Method proposed for increasing the thickness of the Arctic ice cover [14, 15]

The Arctic sea ice forms an insulating layer impeding that the warmth in the Arctic Ocean (at around − 1 °C) is dissipated to the cold atmosphere (average − 20°) and radiated into space. The ice cover contributes to keeping the heat in the Arctic Ocean from escaping into space, as shown in Fig. 2a.

Fig. 2
figure2

a Thermal insulation potential of ocean ice, b climate model results for short and c longwave radiation in the Arctic region [16] (variable: TOA incoming/outgoing longwave/shortwave radiation, institute: LASG-CESS, model: FGOALS-g2, experiment: rcp45/60/85, realm: Atmosphere, ensemble: r1i1p1), c annual mean net surface heat flux in the Arctic region [17]

Recent climate models have shown that the increase in solar radiation absorption with the melted Arctic water is slightly higher than the increased longwave irradiation into space, as shown in Fig. 2b [16]. In other words, heat balance in the Arctic region is reached with or without the ice cover, warming up the atmosphere, cooling down the ocean and maintaining the overall heat balance of the Arctic region at equilibrium.

A study by [17] has calculated the net heat flux of the Arctic region (Fig. 2c). In locations covered by ice, the net heat flux loss is around 8 W/m2 smaller when compared to areas not covered by ice. The heat lost into space through longwave radiation in areas without ice cover is higher than the shortwave heat reflected due to the albedo effect in areas with ice. In other words, this study shows that the heat loss by the open oceans and into space is higher than the net increase in solar absorption due to the albedo effect, which would result in a slight negative heat balance, having a small cooling effect to the region as a whole. A comparison between the reduction in albedo effect and the increase in radiation into space applying the proposed strategy in the paper is presented in the next section.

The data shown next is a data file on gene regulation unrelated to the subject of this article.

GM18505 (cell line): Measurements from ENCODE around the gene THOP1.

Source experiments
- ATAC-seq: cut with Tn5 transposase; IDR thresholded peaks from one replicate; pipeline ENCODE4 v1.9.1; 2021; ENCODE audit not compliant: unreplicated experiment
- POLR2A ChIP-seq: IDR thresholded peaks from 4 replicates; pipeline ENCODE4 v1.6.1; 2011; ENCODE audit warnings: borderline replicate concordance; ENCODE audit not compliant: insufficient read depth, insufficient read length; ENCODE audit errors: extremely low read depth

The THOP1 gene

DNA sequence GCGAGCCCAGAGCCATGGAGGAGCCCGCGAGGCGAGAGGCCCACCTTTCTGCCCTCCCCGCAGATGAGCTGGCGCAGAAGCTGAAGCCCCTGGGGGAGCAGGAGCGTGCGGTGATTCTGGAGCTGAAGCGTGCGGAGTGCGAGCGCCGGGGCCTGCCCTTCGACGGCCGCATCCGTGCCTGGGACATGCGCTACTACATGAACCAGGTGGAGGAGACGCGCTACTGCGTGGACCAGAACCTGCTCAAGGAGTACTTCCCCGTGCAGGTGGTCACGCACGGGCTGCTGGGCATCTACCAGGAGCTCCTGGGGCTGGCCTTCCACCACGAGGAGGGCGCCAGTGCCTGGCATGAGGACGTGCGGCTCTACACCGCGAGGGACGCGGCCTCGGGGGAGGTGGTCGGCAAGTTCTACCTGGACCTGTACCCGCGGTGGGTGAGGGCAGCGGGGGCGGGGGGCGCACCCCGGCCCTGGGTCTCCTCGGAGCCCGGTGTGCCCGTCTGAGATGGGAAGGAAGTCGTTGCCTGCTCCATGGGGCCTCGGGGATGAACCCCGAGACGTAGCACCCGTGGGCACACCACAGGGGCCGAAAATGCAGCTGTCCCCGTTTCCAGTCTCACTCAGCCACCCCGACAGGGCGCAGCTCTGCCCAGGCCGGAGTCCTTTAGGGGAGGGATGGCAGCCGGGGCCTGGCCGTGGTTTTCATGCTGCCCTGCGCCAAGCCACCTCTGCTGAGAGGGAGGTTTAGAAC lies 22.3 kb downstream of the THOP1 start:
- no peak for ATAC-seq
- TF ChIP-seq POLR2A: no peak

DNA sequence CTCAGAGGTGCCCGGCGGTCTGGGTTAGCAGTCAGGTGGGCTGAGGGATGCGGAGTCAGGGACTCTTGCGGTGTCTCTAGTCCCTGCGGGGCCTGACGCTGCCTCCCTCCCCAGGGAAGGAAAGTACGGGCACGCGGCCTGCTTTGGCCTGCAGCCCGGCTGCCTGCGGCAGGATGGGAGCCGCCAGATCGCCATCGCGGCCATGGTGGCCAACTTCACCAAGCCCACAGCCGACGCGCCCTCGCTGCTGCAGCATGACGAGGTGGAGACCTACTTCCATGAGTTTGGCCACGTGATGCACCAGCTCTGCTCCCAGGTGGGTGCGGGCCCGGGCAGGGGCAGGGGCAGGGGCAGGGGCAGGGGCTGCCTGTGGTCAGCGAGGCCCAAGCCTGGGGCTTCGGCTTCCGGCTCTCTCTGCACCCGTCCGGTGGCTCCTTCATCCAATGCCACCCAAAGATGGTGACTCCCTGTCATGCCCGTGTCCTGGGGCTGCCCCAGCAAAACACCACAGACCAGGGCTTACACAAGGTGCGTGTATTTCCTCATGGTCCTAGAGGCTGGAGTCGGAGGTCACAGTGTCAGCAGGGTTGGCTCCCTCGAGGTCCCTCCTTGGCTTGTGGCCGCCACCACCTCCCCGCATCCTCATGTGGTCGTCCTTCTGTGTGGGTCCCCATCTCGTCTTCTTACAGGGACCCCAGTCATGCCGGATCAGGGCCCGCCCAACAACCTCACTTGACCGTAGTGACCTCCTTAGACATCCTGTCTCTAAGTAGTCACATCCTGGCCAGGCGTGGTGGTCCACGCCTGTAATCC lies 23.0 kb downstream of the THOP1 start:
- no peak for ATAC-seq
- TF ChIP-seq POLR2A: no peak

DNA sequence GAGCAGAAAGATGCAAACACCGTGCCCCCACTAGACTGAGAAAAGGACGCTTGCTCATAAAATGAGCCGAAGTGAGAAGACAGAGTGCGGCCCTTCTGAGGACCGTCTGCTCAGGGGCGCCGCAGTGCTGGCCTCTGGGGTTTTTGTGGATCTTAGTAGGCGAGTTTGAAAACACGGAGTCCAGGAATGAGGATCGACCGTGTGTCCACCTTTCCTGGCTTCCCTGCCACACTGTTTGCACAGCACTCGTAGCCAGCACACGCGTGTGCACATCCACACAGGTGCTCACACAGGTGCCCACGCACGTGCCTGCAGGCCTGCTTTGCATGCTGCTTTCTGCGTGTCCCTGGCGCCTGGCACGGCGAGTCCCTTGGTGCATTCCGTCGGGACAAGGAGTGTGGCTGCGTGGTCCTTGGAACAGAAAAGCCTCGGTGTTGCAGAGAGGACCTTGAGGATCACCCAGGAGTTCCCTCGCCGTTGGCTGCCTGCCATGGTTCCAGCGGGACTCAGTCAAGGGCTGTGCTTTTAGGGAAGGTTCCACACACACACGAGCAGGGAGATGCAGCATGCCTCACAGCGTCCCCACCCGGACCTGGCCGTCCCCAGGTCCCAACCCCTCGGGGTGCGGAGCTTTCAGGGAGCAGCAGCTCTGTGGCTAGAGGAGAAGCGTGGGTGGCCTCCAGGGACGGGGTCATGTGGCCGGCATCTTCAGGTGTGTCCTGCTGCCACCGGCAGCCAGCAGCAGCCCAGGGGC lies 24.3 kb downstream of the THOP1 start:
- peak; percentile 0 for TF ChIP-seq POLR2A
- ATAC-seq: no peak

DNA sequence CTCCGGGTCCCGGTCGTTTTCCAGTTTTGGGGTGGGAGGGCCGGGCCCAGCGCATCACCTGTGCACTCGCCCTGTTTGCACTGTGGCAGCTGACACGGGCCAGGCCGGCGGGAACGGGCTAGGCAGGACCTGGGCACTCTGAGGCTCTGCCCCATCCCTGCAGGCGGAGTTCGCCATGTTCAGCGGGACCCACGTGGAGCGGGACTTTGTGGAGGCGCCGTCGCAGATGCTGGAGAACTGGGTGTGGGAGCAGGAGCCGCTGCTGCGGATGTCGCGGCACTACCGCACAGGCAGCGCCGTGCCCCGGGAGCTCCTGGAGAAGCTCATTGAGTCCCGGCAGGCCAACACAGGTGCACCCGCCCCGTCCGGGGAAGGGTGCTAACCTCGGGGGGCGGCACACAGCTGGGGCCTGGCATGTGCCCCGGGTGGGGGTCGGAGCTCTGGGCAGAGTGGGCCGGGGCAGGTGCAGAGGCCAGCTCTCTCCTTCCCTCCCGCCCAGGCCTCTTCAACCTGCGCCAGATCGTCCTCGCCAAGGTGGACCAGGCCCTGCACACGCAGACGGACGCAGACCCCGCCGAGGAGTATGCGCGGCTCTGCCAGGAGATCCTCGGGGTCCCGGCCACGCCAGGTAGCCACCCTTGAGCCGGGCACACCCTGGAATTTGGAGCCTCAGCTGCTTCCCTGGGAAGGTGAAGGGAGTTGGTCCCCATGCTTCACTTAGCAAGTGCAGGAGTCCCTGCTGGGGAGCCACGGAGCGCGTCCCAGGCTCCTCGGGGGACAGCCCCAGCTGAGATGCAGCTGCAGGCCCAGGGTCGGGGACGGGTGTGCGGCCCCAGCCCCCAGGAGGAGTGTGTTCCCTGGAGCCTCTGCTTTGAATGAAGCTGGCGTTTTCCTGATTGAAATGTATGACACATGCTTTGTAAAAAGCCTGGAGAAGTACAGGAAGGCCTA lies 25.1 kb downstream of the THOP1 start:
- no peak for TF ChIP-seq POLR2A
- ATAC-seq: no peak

Considering the analysis of these heat balance climate models, this paper argues that if this equilibrium is broken by allowing the warmer North Atlantic Ocean to flow over the Arctic Ocean, the heat balance of the region will considerably shift and much more heat will be loss into space. The temperature of the Arctic atmosphere would considerably increase and also the amount of heat loss by the Arctic Ocean. This would result in an overall increase in the world’s atmospheric temperature and an overall reduction in the world’s ocean temperature. However, the combined atmosphere and ocean temperatures would likely reduce. Given that the temperature of the world’s oceans would cool from its bottom to the surface, due to the higher density of cool seawater, it could take hundreds or thousands of years for the overall world atmosphere temperature to start reducing. This might not, however, result in an overall cooling of the world atmosphere.